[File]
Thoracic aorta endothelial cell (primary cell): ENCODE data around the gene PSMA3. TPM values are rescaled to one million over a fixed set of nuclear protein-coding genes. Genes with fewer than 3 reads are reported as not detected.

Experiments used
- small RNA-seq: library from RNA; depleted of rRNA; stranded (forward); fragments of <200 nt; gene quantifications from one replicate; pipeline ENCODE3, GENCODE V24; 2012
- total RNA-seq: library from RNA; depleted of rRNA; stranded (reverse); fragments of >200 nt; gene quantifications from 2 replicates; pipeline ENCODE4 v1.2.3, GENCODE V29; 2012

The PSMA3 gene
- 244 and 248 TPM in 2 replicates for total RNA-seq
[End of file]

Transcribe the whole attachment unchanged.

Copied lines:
Thoracic aorta endothelial cell (primary cell): ENCODE data around the gene PSMA3. TPM values are rescaled to one million over a fixed set of nuclear protein-coding genes. Genes with fewer than 3 reads are reported as not detected.

Experiments used
- small RNA-seq: library from RNA; depleted of rRNA; stranded (forward); fragments of <200 nt; gene quantifications from one replicate; pipeline ENCODE3, GENCODE V24; 2012
- total RNA-seq: library from RNA; depleted of rRNA; stranded (reverse); fragments of >200 nt; gene quantifications from 2 replicates; pipeline ENCODE4 v1.2.3, GENCODE V29; 2012

The PSMA3 gene
- 244 and 248 TPM in 2 replicates for total RNA-seq